Jeff Sydner is Centurians #21

About how he rarely called for a fair catch, Jeff Sydner said:
“I didn’t like to fair catch, it defeats the purpose. Who wants to go back there and waste a play by fair catching when you’ve got a chance to make something happen? Hawaii in general, the fans, everybody just wanted big things to happen. They came to those games to see big plays and big things and I felt like that’s what I was there to do. I never wanted to short the fans anything.” (HSB)

HSB Note: “Sydner’s elusiveness as a returner and versatility as a slotback added up to 4,137 total yards, good for third on the program’s all-time list. His 82-yard punt return against Maine in 1990 remains the second longest in UH history and he held the record for punt return yardage until Chad Owens passed him in 2004.”

About how he never feared getting hit hard on a return, Sydner saidL
“I always had the mentality of you’re going to get hit, that’s part of the game. Contact is part of it. Sometimes that’s the best part of it. In order to play that game and play it to the level that it’s supposed to be played at, there has to be a part of you that is just sacrificial. That’s what I enjoyed about it.” (HSB)

About how he wasn’t sure if he wanted to go all the way from Ohio to Hawaii for college until he talked about his options with Columbus East head coach Doug Smith, Sydner said:
“I’m like, ‘Coach, what can I do from out there?’ He told me, ‘Jeff you can do whatever you want to do from out there. Your talent’s going to take you where you need to go.’ ” (HSB)

About where his elusive moves came from, Sydner said:
“Some of the things you can’t even explain. A lot of my stuff used to come when I’d be resting or have down time and you just visualize things happening. If you visualize something happening, chances are there’ll come a time when that opportunity presents itself and you’re probably going to act off instinct.” (HSB)

HSB Note: “In Hawaii’s 1990 blowout of BYU, the day Ty Detmer won the Heisman Trophy, Garrett Gabriel hit a wide-open Sydner across the middle for a touchdown. Sydner then flipped the ball to an official, and hit the Heisman pose, sticking out his right arm while cradling an imaginary ball in his left.”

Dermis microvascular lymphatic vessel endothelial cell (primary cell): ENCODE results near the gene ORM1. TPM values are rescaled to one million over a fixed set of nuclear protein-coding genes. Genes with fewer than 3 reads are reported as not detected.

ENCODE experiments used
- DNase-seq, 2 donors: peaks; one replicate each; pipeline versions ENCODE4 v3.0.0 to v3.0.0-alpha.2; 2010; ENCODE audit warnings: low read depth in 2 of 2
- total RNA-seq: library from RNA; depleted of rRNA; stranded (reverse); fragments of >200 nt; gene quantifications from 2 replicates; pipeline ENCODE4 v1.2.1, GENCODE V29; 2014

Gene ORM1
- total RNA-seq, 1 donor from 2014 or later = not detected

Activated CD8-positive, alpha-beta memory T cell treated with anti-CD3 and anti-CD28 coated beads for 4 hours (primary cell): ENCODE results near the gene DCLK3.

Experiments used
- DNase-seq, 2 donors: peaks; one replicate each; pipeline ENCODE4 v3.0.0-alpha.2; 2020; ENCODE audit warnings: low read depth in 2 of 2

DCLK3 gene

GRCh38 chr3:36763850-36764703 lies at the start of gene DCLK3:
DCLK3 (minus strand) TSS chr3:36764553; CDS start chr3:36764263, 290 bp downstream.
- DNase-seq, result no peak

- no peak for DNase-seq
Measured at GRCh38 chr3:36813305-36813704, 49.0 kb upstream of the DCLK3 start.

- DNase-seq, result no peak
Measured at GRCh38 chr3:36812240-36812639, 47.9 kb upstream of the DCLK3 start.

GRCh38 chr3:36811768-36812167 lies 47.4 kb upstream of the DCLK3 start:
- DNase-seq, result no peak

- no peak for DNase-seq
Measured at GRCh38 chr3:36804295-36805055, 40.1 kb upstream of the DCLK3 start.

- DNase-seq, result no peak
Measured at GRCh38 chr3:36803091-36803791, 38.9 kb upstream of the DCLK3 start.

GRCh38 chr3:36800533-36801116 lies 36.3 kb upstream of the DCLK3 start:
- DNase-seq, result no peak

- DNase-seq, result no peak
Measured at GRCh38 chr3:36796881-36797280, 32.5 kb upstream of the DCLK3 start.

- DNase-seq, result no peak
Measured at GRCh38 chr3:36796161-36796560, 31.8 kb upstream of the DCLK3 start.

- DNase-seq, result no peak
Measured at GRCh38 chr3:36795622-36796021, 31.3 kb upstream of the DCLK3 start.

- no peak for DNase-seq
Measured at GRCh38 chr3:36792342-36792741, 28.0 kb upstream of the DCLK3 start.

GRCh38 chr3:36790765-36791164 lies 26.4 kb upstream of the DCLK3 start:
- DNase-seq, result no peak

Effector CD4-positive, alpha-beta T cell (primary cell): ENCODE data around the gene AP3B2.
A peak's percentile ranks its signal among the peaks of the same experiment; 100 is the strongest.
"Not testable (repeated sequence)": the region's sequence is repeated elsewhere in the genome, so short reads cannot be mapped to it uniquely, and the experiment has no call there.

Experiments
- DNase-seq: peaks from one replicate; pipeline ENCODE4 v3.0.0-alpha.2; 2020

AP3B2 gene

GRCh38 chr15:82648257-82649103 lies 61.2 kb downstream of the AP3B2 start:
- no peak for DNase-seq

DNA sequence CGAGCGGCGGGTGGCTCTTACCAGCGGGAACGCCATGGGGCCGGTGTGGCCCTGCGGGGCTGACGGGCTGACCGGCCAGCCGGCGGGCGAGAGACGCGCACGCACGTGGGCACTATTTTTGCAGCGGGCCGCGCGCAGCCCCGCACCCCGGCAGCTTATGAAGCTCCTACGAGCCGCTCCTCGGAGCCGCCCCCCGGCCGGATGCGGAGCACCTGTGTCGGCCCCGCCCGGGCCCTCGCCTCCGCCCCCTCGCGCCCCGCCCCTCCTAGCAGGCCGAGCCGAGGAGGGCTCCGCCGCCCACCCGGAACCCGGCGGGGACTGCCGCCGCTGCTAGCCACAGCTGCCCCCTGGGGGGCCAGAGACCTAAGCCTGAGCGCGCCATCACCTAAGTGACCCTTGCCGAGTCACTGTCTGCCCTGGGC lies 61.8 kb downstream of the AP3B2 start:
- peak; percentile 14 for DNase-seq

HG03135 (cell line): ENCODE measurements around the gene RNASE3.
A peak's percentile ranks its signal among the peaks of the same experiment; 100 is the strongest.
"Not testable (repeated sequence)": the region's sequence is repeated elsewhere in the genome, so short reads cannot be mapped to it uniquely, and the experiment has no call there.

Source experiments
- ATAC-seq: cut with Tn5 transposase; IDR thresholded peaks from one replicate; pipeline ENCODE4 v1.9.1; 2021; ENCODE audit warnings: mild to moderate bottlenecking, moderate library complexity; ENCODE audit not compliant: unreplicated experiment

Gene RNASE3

About the Heisman pose he struck during that BYU game, Sydner (who was later teammates with Detmer with the Eagles) said:
“We were riding pretty high at that point. It wasn’t an insult or a slap in the face. He definitely deserved (the Heisman), he played head and shoulders above the rest that year. … But you know how competition is … ” (HSB)

About leaving a year early for the NFL, Sydner said:
“I just felt like I was ready and you have to take your chances when you can. I didn’t want to look myself in the mirror and say, ‘what if.’ That’s the way I live my life to this day.” (HSB)

HSB Note: “These days, Sydner is an operations manager for Lowe’s in Baton Rouge, La., and another Sydner will soon be looking to make a name for himself on the field. Jeff Anthony Sydner, the oldest of his three children, will be a sophomore receiver at Seven Lakes High in Katy, Texas. He’s also the proud dad of Christian, 11, and Sydney, 10.”

About how attending UH prepared him well for life, Sydner said:
“My experience in Hawaii was one of a kind. It has so much to do with why I am who I am today. It was good prep for life.” (HSB)

http://www.starbulletin.com/specialprojects/09/centurions/20090710_sydner_big_on_punt_returns.html

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